The Mummy IP began as a 1932 horror hit that expanded into a six-movie franchise that lasted until 1955. In 1999 it was rebooted with the iconic Brendan Fraser at its forefront, gifting us a trilogy across the next nine years. A further reboot has occurred in the years since – remember the Dark Universe? – but we’re not here to bring attention to those almighty failures, we’re here to discuss the high art that is the Brendan Fraser Mummy Trilogy.
In this edition of Ranked, we here at The Film Magazine are ranking the three Mummy films from Stephen Sommers and Rob Cohen from worst to best, in this: Brendan Fraser Mummy Movies Ranked.
3. The Mummy: Tomb of the Dragon Emperor (2008)
Last on the list is, unsurprisingly, the final instalment of the trilogy: Tomb of the Dragon Emperor. This 2008 film is infamously terrible.
Directed by Rob Cohen, The Mummy 3 sees Brendan Fraser and John Hannah reprising their roles as Rick O’Connell and Jonathan Carnahan respectively, while Rachel Weisz has been replaced as Evelyn by Maria Bello – a decision that throws off the entire film.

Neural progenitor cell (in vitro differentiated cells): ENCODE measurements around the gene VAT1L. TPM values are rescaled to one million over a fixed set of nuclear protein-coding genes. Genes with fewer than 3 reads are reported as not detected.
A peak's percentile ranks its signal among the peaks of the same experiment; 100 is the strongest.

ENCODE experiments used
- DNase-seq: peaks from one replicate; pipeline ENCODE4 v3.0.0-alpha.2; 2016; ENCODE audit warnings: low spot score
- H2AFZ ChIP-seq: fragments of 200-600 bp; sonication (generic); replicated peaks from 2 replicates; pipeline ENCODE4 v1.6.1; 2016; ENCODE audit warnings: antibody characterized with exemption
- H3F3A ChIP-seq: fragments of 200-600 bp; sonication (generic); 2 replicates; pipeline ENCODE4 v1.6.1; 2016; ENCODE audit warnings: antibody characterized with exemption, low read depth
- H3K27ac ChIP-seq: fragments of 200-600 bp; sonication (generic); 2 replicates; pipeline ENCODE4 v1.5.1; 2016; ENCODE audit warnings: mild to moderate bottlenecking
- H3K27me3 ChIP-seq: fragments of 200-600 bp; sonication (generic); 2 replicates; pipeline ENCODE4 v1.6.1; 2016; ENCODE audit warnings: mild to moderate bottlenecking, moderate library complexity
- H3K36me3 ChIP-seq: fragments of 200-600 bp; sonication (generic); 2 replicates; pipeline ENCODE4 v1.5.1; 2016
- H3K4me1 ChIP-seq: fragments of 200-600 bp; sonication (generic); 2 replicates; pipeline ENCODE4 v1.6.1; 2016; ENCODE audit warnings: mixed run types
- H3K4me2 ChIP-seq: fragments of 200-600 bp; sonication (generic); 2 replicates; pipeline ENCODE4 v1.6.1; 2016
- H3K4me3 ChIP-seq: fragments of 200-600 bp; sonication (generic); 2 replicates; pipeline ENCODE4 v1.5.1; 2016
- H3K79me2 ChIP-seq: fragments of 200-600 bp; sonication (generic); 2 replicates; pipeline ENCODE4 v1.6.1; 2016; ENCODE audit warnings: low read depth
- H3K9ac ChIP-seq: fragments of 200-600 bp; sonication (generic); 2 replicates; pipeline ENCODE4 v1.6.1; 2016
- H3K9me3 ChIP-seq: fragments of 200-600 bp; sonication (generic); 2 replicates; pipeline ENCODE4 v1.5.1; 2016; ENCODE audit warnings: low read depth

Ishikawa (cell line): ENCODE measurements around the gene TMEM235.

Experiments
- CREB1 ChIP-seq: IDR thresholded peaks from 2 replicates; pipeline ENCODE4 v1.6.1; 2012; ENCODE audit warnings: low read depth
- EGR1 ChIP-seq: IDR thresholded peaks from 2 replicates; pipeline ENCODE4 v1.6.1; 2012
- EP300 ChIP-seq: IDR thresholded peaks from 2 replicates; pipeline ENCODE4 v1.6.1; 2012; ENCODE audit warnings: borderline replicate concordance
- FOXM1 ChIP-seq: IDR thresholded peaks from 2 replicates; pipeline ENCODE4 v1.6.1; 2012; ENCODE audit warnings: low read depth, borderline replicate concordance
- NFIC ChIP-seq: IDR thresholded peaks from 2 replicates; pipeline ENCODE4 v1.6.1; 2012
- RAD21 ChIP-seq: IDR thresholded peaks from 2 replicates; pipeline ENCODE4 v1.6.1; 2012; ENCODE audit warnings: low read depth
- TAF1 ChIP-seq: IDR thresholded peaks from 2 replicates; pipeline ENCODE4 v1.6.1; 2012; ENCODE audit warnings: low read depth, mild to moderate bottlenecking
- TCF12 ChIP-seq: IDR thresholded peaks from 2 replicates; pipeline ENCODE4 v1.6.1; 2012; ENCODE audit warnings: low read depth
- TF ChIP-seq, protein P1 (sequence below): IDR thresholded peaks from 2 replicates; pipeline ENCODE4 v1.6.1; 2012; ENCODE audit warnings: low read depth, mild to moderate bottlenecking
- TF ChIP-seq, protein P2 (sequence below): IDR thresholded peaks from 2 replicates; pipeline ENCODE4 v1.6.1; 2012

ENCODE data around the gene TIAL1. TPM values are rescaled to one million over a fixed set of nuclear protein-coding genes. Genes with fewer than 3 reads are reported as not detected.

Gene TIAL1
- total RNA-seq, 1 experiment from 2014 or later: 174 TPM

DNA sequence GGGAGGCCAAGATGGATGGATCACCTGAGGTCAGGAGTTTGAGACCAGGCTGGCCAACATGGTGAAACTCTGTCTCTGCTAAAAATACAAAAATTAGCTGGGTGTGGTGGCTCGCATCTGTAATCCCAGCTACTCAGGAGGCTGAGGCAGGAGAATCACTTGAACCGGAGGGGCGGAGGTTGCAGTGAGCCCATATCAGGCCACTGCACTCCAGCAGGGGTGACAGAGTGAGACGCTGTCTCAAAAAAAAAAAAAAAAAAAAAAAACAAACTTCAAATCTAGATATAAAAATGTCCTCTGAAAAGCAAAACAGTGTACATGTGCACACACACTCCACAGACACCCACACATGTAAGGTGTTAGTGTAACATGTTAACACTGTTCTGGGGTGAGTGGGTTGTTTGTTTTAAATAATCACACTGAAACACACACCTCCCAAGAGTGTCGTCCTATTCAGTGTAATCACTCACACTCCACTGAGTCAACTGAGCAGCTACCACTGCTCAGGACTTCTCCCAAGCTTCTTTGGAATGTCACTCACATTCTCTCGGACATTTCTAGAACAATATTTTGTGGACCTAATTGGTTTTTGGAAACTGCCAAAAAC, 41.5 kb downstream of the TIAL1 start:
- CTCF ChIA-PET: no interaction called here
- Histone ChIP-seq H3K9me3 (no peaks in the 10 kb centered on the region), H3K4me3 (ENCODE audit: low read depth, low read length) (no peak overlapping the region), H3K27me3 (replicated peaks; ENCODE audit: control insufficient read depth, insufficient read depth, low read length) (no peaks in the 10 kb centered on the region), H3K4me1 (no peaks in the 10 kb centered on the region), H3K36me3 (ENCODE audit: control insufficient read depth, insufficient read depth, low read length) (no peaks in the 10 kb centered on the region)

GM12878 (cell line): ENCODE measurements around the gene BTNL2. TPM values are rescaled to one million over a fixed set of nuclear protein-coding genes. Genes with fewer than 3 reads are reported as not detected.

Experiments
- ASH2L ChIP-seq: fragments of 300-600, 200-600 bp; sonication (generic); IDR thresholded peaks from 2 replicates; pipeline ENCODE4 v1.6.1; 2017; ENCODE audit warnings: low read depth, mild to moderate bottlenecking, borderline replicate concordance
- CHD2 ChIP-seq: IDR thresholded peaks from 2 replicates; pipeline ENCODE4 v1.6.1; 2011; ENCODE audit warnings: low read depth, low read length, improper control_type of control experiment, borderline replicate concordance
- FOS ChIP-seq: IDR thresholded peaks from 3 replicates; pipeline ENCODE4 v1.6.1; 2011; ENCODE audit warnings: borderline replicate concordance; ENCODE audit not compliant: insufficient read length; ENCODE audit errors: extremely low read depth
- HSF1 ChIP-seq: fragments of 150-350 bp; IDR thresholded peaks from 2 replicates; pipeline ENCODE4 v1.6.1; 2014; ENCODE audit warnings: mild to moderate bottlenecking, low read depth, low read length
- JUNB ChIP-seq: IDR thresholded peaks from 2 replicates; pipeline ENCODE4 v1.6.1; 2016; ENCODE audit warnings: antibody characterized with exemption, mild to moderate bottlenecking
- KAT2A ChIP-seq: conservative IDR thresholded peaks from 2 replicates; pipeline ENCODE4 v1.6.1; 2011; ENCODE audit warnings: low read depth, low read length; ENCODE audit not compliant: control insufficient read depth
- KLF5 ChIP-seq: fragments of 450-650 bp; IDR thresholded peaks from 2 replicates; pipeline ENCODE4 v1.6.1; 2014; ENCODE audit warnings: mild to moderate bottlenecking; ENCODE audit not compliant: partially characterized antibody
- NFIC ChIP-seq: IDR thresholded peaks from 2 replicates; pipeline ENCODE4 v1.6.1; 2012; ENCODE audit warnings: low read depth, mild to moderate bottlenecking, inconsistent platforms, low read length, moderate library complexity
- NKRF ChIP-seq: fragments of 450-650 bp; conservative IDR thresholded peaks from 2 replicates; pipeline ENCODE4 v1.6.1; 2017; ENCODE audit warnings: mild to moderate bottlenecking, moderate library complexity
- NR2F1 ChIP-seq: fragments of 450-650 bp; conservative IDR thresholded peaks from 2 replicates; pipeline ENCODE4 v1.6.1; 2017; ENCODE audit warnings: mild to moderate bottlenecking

Tomb of the Dragon Emperor is set in China in 1946 and centres around the origins of the Terracotta Army and the Dragon Emperor (Jet Li) who has been imprisoned in clay. It’s a fun trip through Shanghai, the Himalayas, and along the Great Wall, and would be a decent film if not for them trying to forcibly remind you that it’s supposed to be a Mummy film every five minutes.
It’s a good length with some reasonable stakes and great fight choreography, but Fraser just does not have the same kind of chemistry with Bello that he had with Weisz.
Tomb of the Dragon Emperor has a lot less horror elements than its predecessors, but there is still a surprising amount of violent imagery. The film also completely changes who the characters are just to fit in with the plot. For example, Rick and Evy bicker about their relationships with their now grown son, Alex, who has become somewhat estranged from them.
As a standalone film, this Mummy may have had more success. But, as the final film in a strong trilogy, it just doesn’t have the same gravitas.